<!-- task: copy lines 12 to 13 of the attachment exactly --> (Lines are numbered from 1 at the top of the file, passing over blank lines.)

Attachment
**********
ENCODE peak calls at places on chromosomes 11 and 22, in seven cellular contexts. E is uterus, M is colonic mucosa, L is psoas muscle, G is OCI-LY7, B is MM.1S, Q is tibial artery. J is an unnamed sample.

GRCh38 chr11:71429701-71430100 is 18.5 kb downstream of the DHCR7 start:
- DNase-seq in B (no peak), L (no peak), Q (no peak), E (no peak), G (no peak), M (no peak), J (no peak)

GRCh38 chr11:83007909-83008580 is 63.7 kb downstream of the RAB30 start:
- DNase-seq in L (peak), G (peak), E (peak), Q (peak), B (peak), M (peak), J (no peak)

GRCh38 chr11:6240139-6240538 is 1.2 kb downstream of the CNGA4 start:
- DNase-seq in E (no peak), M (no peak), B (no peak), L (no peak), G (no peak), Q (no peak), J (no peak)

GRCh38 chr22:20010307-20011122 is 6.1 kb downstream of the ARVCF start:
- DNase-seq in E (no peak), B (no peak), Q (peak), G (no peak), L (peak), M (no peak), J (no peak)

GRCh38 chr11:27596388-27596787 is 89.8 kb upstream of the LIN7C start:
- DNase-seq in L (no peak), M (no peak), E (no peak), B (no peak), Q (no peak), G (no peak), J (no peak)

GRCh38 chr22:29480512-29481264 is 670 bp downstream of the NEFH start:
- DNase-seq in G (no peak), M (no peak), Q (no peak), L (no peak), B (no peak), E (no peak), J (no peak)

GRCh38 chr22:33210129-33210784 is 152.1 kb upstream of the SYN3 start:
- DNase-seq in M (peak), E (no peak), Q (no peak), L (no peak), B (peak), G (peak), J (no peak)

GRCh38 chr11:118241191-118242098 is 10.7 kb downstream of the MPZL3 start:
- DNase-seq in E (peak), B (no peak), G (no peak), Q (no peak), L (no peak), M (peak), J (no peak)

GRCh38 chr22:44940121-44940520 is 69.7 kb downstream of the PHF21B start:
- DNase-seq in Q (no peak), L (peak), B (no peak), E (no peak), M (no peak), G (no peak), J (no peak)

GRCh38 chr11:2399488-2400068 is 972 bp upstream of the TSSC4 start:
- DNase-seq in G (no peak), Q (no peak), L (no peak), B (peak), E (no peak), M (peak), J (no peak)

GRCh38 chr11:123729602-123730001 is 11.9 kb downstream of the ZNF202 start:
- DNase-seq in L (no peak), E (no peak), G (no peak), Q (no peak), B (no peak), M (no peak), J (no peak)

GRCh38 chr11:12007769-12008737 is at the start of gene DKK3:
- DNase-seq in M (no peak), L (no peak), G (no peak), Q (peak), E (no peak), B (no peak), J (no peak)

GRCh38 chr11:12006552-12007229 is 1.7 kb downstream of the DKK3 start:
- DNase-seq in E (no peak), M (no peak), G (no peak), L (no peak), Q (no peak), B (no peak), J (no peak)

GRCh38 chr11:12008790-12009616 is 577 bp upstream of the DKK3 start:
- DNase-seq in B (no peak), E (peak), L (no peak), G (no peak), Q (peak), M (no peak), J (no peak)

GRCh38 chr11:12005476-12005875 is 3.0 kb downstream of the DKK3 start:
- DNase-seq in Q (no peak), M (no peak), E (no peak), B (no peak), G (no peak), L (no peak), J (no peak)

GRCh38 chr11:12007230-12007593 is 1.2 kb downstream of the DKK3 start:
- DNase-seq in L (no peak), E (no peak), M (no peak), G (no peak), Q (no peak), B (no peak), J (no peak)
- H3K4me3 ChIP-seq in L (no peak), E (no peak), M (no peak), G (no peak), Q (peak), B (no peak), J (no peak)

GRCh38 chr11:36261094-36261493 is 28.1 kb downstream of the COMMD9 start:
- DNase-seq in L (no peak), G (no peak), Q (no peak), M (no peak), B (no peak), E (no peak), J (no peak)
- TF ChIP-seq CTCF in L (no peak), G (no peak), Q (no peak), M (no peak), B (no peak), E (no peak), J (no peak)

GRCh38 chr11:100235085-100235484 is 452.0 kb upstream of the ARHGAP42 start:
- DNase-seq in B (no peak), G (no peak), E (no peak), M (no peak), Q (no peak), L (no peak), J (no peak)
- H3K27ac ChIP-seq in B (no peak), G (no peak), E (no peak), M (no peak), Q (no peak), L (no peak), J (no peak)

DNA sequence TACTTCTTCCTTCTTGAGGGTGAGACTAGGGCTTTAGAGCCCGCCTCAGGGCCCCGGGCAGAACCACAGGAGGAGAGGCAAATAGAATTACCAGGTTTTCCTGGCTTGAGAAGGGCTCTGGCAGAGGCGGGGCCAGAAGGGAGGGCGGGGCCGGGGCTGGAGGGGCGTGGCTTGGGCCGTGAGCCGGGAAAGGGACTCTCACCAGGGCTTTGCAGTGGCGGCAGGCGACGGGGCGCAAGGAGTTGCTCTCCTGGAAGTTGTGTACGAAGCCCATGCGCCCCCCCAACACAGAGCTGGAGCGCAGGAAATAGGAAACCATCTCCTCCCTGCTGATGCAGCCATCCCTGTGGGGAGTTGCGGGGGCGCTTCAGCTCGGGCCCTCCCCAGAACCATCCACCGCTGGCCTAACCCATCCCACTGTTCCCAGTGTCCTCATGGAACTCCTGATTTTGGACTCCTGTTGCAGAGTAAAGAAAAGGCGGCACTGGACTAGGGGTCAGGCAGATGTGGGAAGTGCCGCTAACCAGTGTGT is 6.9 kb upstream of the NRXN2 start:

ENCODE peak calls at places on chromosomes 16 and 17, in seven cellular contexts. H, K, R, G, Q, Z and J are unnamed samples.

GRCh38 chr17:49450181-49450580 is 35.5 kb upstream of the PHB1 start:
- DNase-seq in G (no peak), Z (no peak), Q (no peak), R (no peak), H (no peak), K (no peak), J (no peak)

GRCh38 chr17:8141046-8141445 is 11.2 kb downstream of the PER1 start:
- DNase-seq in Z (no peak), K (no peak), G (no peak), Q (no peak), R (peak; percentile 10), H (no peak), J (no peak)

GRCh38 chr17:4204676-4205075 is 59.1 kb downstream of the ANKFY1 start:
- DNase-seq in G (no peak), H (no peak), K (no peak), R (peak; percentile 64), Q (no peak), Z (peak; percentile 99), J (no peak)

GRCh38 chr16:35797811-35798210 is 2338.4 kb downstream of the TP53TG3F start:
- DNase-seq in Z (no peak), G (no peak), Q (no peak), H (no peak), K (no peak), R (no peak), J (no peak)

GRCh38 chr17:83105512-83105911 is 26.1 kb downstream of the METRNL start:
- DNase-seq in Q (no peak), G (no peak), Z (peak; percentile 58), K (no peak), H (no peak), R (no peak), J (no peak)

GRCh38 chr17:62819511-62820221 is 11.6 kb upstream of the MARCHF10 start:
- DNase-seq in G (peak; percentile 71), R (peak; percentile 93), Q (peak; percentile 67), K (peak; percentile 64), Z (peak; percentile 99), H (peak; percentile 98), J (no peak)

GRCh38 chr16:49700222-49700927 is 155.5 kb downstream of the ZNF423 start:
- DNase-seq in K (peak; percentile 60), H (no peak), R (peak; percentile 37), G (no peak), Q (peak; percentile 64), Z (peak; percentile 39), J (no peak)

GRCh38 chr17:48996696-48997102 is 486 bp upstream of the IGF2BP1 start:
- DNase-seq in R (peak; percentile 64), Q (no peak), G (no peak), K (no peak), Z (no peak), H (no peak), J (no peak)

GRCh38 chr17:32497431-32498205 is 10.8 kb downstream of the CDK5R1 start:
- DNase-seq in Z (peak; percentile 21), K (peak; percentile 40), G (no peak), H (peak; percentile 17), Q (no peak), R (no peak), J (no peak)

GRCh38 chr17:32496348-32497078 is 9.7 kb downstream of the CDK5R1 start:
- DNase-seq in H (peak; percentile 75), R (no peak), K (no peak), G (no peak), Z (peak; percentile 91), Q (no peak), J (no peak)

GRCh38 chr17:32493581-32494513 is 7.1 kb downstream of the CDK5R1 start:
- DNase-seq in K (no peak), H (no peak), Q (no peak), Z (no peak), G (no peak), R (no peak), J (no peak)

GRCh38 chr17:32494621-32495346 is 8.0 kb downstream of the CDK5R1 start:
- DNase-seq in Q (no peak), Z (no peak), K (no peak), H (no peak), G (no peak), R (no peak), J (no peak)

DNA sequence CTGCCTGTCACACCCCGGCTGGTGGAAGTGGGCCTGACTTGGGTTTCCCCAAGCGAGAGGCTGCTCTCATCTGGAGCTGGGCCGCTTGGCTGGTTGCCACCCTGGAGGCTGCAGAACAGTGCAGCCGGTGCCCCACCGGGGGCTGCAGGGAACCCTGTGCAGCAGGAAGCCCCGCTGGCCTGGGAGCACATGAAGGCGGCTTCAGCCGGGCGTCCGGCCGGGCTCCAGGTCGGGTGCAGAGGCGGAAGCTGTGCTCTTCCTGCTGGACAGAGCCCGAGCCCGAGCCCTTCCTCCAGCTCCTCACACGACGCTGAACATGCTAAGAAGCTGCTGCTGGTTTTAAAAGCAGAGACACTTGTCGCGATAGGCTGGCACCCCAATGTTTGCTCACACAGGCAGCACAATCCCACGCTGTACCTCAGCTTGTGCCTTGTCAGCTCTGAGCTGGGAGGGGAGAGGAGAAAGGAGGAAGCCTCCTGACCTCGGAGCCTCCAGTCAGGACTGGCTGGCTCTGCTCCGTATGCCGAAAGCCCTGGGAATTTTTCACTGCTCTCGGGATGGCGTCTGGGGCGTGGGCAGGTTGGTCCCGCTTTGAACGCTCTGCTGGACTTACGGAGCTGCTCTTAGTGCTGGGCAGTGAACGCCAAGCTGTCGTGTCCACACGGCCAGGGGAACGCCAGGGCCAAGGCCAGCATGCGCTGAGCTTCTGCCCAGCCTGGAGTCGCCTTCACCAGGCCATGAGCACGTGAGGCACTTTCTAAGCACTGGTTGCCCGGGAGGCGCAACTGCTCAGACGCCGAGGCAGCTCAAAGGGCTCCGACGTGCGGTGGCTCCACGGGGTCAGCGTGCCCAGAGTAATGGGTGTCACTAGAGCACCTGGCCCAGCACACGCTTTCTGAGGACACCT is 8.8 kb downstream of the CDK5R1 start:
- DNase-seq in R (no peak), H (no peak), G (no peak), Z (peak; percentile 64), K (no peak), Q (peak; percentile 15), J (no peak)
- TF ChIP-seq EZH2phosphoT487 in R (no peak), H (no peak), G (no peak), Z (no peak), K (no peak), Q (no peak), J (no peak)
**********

GRCh38 chr22:29480512-29481264 is 670 bp downstream of the NEFH start:
- DNase-seq in G (no peak), M (no peak), Q (no peak), L (no peak), B (no peak), E (no peak), J (no peak)